We on the Left do not and cannot always determine the particular issues over which we do battle. This is usually decided by events, the Government’s more egregious mistakes and provocations, and the ebb and flow of popular anger against ongoing injustices. The stolen election brings together all these factors in a way no less striking than the war in Iraq, with which, of course, it is intimately connected. Remember—Johnson and Nixon won their elections, so the rebellion against the Vietnam War could never claim that the president had no right, no democratic right, to issue the orders that he did. In the Iraq war, we can make such a claim, and this difference could have a huge impact on both the nature and scope of the antiwar opposition.
Does all this mean that the stolen election should replace the lack of a “real election” as our major concern? Not at all. But, rather than being a minor sideshow and a tactical dead-end, this stolen election (we can never repeat these words often enough) is an American tsunami, whose waves have not only ruined millions of ballots but pulled off a corner on the operations of a social and economic system that is inherently biased and unjust. Surely, it is our task—and opportunity—to complete the job, which is to explain this cataclysm in a way that helps the dazed survivors see that the robbery goes beyond Bush and the G.O.P., beyond Kerry and the Democrats, and even beyond all the biases and outright fraud in the electoral system, to include the capitalist relations of unequal wealth and power that structure all of the above. Yes, it’s possible to begin with what happened on election day and to move with only a few intermediate steps to all the rottenness that Chomsky so relentlessly and thoroughly brings out about American society… and more.
Abraham Lincoln’s famous comment on democracy as government of, by and for the people offers one arresting way of linking these two levels of analysis. If we take “of” as referring to those who have the status of citizens in the country, “by” as referring to the much smaller group who control the means and instruments by which political decisions are made, and “for” as referring to different groups depending on how they are affected by these decisions, it becomes clear that we are not talking about the same people under each of these rubrics. On first reading Lincoln’s words, it would seem as if we are, but we aren’t. Furthermore, it is equally evident that the small group that makes the key political decisions (“BY THE PEOPLE”) determines not only who gets what (“FOR THE PEOPLE”) but also who the citizens are and how they will participate in our democracy (“OF THE PEOPLE”). With power over the diverse outcomes of the political process as well as the ways in which citizens (whom they define) are called upon and allowed (as in elections) to legitimate this power, it is no wonder that our politicians lie, cheat, threaten, bully, bribe, buy, flatter, fake, steal and, occasionally, when it suits them, follow their own rules/laws in order to safeguard the status quo (starting with their own privileges). It has been going on for over 200 years.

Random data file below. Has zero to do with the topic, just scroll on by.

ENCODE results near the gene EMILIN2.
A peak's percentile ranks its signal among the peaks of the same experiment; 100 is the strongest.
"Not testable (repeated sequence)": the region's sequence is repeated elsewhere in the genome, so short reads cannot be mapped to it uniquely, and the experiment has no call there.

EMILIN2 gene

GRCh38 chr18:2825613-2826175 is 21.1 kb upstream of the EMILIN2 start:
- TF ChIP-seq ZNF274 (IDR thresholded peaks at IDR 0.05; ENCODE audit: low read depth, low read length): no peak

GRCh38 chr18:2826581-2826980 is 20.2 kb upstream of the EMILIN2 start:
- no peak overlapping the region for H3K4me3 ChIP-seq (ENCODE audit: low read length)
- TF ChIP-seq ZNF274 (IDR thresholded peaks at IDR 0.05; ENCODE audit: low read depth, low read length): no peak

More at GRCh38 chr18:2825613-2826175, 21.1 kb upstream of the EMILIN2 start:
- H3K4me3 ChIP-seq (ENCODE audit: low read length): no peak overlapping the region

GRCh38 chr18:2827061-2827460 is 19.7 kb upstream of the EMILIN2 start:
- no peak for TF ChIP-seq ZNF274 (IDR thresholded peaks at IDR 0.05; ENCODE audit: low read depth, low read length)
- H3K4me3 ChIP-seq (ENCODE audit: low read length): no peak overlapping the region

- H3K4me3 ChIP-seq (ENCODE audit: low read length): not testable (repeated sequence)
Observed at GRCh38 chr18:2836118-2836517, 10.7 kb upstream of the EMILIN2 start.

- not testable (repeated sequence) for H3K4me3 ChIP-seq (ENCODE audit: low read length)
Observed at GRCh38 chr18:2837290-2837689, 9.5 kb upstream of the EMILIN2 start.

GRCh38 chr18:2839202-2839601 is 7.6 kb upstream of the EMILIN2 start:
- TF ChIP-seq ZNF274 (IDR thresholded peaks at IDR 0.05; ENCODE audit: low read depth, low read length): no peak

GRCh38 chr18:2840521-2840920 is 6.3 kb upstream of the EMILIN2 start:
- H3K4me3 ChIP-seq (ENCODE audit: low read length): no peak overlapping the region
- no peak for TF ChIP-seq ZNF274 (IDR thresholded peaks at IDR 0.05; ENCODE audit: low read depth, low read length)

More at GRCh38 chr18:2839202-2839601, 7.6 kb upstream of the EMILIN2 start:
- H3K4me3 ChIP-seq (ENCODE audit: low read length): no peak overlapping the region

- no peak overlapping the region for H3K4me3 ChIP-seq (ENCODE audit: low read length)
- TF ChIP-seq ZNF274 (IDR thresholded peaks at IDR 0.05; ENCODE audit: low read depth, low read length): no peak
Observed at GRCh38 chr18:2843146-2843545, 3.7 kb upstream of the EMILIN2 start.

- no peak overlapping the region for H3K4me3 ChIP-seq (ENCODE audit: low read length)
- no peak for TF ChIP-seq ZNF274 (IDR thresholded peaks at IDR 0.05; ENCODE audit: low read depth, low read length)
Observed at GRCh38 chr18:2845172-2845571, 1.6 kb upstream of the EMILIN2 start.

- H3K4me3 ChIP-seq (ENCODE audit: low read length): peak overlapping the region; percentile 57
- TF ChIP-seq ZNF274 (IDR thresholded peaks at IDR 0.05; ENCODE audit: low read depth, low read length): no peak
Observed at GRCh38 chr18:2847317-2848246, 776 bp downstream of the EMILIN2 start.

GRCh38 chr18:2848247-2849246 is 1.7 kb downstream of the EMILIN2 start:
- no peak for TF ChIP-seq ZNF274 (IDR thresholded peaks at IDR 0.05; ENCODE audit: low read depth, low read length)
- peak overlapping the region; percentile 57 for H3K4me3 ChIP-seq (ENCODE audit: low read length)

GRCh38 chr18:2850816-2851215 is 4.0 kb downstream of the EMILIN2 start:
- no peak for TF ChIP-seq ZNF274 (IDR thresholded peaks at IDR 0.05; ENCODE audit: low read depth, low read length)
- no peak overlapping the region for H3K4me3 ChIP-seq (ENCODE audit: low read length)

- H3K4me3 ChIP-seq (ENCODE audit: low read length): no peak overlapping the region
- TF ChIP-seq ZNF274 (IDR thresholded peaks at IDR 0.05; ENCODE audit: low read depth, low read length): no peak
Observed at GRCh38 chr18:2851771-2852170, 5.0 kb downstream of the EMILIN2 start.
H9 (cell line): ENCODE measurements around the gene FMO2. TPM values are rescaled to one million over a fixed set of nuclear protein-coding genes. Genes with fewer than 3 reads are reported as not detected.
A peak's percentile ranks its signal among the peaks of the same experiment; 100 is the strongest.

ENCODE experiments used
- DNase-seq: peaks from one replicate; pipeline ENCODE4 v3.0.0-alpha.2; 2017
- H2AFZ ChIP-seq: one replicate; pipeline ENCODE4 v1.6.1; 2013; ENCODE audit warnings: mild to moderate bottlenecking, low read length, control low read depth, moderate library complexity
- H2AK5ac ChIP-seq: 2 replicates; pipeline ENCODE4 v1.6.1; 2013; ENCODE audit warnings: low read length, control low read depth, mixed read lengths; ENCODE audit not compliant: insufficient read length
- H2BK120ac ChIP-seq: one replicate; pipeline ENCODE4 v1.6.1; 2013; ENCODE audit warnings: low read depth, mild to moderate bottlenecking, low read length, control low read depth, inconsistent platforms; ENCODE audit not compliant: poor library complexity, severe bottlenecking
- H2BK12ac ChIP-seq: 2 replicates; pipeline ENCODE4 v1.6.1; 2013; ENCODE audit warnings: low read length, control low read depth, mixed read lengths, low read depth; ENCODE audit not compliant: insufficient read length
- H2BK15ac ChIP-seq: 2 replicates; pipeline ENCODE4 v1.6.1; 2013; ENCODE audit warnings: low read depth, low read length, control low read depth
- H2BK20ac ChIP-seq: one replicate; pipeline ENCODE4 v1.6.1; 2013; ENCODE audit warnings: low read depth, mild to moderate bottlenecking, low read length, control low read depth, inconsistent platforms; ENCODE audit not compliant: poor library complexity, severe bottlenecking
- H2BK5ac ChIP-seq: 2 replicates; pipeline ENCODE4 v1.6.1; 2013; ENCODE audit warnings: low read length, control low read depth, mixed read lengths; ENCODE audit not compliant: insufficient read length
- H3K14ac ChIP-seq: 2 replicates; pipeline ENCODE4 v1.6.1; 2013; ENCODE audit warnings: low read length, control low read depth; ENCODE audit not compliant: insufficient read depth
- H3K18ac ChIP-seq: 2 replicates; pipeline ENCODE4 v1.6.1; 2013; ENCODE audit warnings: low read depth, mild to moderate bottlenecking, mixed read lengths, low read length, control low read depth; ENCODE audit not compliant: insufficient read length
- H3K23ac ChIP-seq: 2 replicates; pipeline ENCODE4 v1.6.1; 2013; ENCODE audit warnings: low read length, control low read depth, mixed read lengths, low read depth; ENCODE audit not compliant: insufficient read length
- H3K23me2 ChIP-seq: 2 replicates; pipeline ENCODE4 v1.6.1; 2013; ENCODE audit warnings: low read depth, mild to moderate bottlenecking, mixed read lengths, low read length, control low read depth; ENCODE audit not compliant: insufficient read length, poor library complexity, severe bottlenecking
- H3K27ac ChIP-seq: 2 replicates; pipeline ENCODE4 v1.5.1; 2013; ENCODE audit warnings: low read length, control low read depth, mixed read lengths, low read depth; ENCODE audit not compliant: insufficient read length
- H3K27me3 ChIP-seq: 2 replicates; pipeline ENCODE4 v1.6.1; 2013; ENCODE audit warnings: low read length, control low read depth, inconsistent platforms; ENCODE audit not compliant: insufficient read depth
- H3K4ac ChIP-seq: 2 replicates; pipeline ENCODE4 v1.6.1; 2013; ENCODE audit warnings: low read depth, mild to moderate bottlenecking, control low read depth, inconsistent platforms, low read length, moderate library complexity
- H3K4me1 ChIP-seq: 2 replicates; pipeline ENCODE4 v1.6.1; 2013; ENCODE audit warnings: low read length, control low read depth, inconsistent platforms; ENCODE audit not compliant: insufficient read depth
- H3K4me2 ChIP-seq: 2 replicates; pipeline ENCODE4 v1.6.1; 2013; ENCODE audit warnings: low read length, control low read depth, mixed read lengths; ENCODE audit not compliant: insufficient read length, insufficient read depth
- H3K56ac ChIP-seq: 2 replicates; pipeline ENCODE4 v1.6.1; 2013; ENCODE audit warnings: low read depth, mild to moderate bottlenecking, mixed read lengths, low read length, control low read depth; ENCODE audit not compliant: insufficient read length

The stacked deck of cards with which the government forces us all to play the game of politics goes far beyond the many frauds that emerged on election day, and encompasses all that politicians do after they get elected (which includes preparing the ground—socially and psychologically as well as politically—for the next fraudulent election). It also makes our elections—once people’s attention is drawn and their anger aroused by the outright theft of our highest office—an ideal prism for seeing American democracy as a capitalist class democracy, run BY that class (and the few outsiders they hire to help them out) and FOR that class. For the rest of us, living in a democracy most take to be OF the people, politics can only be a series of false hopes and tragic deceptions.
Bush’s stolen election is but the tip of the iceberg, but it is the tip that is now showing, and tens of millions of people can see it, many for the first time, and they are raging (if still too silently) about it. The Left must be part of this protest and accompanying debate, widening and deepening both—making the connections, making the connections—however we can. And don’t forget Ukraine. Rather than trying “to restore voters faith in elections,” and rather than playing down the dispute over Bush’s victory as missing the main point, ours must be a politics of delegitimation that seeks to undermine whatever is left of people’s faith in American elections in order to help build a real democracy that is OF, BY and FOR all the people.